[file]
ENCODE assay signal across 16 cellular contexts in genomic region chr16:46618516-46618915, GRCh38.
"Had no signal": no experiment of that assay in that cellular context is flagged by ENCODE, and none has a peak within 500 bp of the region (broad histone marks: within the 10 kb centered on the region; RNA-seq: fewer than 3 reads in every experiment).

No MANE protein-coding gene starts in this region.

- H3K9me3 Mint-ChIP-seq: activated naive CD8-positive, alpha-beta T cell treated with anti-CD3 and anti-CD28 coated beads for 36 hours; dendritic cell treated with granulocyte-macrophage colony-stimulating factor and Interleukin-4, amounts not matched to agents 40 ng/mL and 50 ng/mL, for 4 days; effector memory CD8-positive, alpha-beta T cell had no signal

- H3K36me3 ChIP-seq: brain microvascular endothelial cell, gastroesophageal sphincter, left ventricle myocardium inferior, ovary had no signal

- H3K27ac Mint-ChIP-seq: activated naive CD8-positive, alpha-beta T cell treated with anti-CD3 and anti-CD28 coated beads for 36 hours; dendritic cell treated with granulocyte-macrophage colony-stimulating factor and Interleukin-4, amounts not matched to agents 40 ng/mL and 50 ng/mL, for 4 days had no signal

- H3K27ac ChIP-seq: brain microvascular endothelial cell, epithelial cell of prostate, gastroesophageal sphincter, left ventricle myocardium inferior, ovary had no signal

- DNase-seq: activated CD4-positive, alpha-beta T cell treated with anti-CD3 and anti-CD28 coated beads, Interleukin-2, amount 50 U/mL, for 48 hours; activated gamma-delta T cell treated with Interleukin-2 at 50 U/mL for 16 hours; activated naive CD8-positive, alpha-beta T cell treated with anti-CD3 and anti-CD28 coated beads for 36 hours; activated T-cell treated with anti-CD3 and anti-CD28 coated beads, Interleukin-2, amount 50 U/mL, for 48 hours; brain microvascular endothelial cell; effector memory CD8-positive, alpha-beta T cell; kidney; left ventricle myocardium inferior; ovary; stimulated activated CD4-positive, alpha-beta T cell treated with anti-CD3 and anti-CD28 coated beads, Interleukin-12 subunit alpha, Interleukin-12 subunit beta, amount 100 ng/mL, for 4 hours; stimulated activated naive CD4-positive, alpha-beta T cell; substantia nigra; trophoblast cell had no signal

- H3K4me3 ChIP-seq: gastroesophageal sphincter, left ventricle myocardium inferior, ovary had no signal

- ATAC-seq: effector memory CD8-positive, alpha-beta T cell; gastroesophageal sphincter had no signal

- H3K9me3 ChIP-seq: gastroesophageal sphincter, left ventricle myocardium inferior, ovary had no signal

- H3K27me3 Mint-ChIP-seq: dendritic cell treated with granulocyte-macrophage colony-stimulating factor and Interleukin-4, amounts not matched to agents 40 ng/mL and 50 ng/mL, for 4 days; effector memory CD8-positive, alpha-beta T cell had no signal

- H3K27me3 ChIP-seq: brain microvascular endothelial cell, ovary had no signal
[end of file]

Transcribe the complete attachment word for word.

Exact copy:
ENCODE assay signal across 16 cellular contexts in genomic region chr16:46618516-46618915, GRCh38.
"Had no signal": no experiment of that assay in that cellular context is flagged by ENCODE, and none has a peak within 500 bp of the region (broad histone marks: within the 10 kb centered on the region; RNA-seq: fewer than 3 reads in every experiment).

No MANE protein-coding gene starts in this region.

- H3K9me3 Mint-ChIP-seq: activated naive CD8-positive, alpha-beta T cell treated with anti-CD3 and anti-CD28 coated beads for 36 hours; dendritic cell treated with granulocyte-macrophage colony-stimulating factor and Interleukin-4, amounts not matched to agents 40 ng/mL and 50 ng/mL, for 4 days; effector memory CD8-positive, alpha-beta T cell had no signal

- H3K36me3 ChIP-seq: brain microvascular endothelial cell, gastroesophageal sphincter, left ventricle myocardium inferior, ovary had no signal

- H3K27ac Mint-ChIP-seq: activated naive CD8-positive, alpha-beta T cell treated with anti-CD3 and anti-CD28 coated beads for 36 hours; dendritic cell treated with granulocyte-macrophage colony-stimulating factor and Interleukin-4, amounts not matched to agents 40 ng/mL and 50 ng/mL, for 4 days had no signal

- H3K27ac ChIP-seq: brain microvascular endothelial cell, epithelial cell of prostate, gastroesophageal sphincter, left ventricle myocardium inferior, ovary had no signal

- DNase-seq: activated CD4-positive, alpha-beta T cell treated with anti-CD3 and anti-CD28 coated beads, Interleukin-2, amount 50 U/mL, for 48 hours; activated gamma-delta T cell treated with Interleukin-2 at 50 U/mL for 16 hours; activated naive CD8-positive, alpha-beta T cell treated with anti-CD3 and anti-CD28 coated beads for 36 hours; activated T-cell treated with anti-CD3 and anti-CD28 coated beads, Interleukin-2, amount 50 U/mL, for 48 hours; brain microvascular endothelial cell; effector memory CD8-positive, alpha-beta T cell; kidney; left ventricle myocardium inferior; ovary; stimulated activated CD4-positive, alpha-beta T cell treated with anti-CD3 and anti-CD28 coated beads, Interleukin-12 subunit alpha, Interleukin-12 subunit beta, amount 100 ng/mL, for 4 hours; stimulated activated naive CD4-positive, alpha-beta T cell; substantia nigra; trophoblast cell had no signal

- H3K4me3 ChIP-seq: gastroesophageal sphincter, left ventricle myocardium inferior, ovary had no signal

- ATAC-seq: effector memory CD8-positive, alpha-beta T cell; gastroesophageal sphincter had no signal

- H3K9me3 ChIP-seq: gastroesophageal sphincter, left ventricle myocardium inferior, ovary had no signal

- H3K27me3 Mint-ChIP-seq: dendritic cell treated with granulocyte-macrophage colony-stimulating factor and Interleukin-4, amounts not matched to agents 40 ng/mL and 50 ng/mL, for 4 days; effector memory CD8-positive, alpha-beta T cell had no signal

- H3K27me3 ChIP-seq: brain microvascular endothelial cell, ovary had no signal